How is technology changing the management of human resources in companies?

In business, digital technology is revolutionizing more than just production and design. The human resources sector is also being greatly affected; whether that be through better talent spotting, optimized recruitment processes or getting employees more involved with the company’s vision. This is illustrated though two start-ups incubated at ParisTech Entrepreneurs, KinTribe and Brainlinks.

 

Recruiters in large companies can sometimes store tens of thousands of profiles in their databases. However, it often difficult to make use of such a substantial pool of information using conventional methods. “It’s impossible to keep such a large file up-to-date, so the data often become obsolete very quickly”, states Chloé Desault, a former in-company recruiter and co-founder of the start-up KinTribe. “Along with Louis Laroche, my co-founder who was also formerly a recruiter, we aim to facilitate the use of these talent pools and improve the daily lives of recruiters”, she adds. The software solution enables recruitment professionals to create a recruitment pool using professional social networks. With KinTribe, they are able to create a usable database, in which they can perform complex searches in order to find the best person to contact for their need, from tens of thousands of available profiles. “This means they no longer have to waste time on people that do not correspond to the target in question”, affirms the co-founder.

The software’s algorithms can then process the collected data to produce a rating for the relevant market. This rating indicates to what extent a person is susceptible to an external recruitment offer. “70% of people on LinkedIn aren’t actively looking for a job, but would still consider a job offer if it was presented to them”, Louis Laroche explains. In order to identify these people, and to what extent they are likely to be interested, the algorithm is based on key values identified by recruiters. Age, field of work and duration of last employment are all factors that can influence how open someone is to a proposition.

One of the start-up’s next goals is to add new sources of data into the mix, allowing their users to go on other networks to find new talents. Multiplying the available data will also allow them to improve the market rating algorithms. “We want to provide recruiters with the best possible knowledge by aggregating the maximum amount of social data that we can”; summarizes the KinTribe co-founder.

Finally, the two entrepreneurs are also interested in other topics within in the field of recruitment. “As a start-up, we have to try to stay ahead of the curve and understand what the market will do next. We dedicated part of our summer to exploring the potential of a new co-optation product” Chloé concludes.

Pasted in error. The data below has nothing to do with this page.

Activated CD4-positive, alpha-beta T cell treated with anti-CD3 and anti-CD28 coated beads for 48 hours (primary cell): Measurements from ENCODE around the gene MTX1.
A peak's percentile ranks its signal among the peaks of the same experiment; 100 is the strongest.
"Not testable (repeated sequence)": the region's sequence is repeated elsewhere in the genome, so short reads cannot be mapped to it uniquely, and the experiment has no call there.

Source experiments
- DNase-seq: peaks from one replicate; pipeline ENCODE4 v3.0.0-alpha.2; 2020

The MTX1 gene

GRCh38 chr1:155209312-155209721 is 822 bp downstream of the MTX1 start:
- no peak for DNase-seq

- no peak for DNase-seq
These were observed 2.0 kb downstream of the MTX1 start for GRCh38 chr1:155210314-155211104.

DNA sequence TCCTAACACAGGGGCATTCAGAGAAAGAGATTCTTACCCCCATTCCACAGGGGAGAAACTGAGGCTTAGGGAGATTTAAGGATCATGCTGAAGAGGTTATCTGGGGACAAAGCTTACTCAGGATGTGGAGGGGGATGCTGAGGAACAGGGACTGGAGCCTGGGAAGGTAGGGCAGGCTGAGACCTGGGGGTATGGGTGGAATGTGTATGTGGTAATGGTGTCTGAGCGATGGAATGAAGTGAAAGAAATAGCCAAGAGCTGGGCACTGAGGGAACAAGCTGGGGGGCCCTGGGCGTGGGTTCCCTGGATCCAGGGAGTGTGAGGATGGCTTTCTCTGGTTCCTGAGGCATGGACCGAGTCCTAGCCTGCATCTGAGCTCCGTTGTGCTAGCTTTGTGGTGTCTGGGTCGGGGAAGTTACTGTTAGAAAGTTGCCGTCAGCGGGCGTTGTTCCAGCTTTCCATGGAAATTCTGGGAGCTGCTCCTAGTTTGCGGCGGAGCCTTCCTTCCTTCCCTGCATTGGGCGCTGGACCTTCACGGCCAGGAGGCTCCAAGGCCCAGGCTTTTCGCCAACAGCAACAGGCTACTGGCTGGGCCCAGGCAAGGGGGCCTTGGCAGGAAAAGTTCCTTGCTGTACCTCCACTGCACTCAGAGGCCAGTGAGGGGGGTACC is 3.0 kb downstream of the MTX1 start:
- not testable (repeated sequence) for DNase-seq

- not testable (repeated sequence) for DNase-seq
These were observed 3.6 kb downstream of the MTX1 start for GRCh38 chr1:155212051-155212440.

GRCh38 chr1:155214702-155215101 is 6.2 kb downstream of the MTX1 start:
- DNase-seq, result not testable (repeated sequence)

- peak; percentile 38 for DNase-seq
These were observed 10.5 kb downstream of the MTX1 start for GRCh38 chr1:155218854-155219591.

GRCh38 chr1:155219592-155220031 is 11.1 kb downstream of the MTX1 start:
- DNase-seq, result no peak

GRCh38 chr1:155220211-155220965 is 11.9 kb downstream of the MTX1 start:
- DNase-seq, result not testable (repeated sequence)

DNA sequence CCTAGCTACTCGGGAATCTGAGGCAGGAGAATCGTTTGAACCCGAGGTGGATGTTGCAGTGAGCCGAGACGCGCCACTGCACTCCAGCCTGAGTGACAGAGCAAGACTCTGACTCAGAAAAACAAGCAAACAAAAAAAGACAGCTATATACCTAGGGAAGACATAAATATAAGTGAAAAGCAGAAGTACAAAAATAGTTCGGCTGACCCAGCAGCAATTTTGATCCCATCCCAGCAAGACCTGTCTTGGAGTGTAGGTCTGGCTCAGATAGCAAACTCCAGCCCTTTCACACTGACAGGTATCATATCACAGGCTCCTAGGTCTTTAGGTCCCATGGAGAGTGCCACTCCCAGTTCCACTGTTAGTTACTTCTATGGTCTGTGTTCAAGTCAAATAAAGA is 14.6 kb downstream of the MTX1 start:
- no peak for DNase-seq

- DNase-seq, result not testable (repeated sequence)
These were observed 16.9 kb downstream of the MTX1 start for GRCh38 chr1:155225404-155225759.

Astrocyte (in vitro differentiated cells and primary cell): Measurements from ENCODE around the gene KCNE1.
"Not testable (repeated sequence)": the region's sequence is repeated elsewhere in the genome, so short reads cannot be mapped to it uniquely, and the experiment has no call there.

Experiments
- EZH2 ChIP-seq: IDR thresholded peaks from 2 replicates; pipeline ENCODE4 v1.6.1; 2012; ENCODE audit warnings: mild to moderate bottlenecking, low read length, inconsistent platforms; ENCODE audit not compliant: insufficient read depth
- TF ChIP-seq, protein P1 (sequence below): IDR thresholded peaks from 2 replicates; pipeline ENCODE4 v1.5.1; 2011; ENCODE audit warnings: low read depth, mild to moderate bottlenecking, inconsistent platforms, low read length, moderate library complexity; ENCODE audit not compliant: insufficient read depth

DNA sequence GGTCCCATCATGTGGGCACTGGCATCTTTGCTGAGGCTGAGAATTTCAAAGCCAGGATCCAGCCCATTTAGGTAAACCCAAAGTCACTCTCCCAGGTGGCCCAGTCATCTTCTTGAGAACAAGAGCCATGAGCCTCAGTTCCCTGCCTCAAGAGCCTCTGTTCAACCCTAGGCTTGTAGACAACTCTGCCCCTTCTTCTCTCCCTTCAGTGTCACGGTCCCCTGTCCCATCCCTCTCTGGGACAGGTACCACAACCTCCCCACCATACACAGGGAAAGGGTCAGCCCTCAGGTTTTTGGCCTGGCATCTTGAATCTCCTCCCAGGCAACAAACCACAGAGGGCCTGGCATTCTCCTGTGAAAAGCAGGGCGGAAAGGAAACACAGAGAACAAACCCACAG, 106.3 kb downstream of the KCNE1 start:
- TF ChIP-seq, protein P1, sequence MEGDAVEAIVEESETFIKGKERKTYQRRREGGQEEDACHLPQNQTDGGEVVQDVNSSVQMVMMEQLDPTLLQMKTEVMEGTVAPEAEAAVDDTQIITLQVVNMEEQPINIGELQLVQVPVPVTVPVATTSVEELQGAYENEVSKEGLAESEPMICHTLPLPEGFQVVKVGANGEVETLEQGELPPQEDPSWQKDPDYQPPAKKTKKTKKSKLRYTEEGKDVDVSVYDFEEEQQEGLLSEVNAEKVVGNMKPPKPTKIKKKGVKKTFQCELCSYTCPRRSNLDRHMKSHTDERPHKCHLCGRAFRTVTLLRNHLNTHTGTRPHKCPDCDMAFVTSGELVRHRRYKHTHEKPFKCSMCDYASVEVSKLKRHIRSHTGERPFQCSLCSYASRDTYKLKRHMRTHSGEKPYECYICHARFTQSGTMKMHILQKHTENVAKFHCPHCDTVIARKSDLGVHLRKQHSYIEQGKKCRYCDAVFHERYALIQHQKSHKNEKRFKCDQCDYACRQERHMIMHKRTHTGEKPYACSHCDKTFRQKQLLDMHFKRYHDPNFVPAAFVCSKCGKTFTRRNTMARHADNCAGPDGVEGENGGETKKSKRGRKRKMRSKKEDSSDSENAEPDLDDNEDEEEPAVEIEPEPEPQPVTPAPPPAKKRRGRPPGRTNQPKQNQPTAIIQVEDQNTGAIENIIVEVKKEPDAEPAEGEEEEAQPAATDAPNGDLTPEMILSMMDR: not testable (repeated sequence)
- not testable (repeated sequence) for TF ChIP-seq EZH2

From recruitment to employee involvement

In human resources, software tools represent more than just an opportunity for recruiting new talent. One of their aims is also to get employees involved in the company’s vision, and to listen to them in order to pinpoint their expectations. The start-up Brainlinks was created for this very reason. Today, it offers a mobile app called Toguna for businesses with over 150 people.

The concept is simple: with Toguna, general management or human resources departments can ask employees a question such as: “What is your view of the company of the future?” or “What new things would you like to see in the office?” The employees, who remain anonymous on the app, can then select the questions they are interested in and offer responses that will be made public. If a response made by a colleague is interesting, other employees can vote for it, thus creating a collective form of involvement based on questions about life at work.

In order to make Toguna appeal to the maximum number of people, Brainlinks has opted for a smart, professional design: “Contributions are formatted by the person writing them; they can add an image and choose the font, etc.”, explains Marc-Antoine Garrigue, the start-up’s co-founder. “There is an element of fun that allows each person to make their contributions their own”, he continues. According to Marc-Antoine Garrigue, this feature has helped them reach an average employee participation rate of 85%.

Once the votes have been cast and the propositions collected, managers can analyze the responses. When a response is chosen, it is highlighted on the app, providing transparency in the inclusion of employee ideas. A field of development for the app is to continue improving the dialogue between managers and employees. “We hope to go even further in constructing a collective history: employees make contributions on a daily basis and in return, the management can explain the decisions they have made after having consulted these”, outlines the co-founder. This is an opportunity that could really help businesses to see digital transformation as a vehicle for creativity and collective involvement.

 

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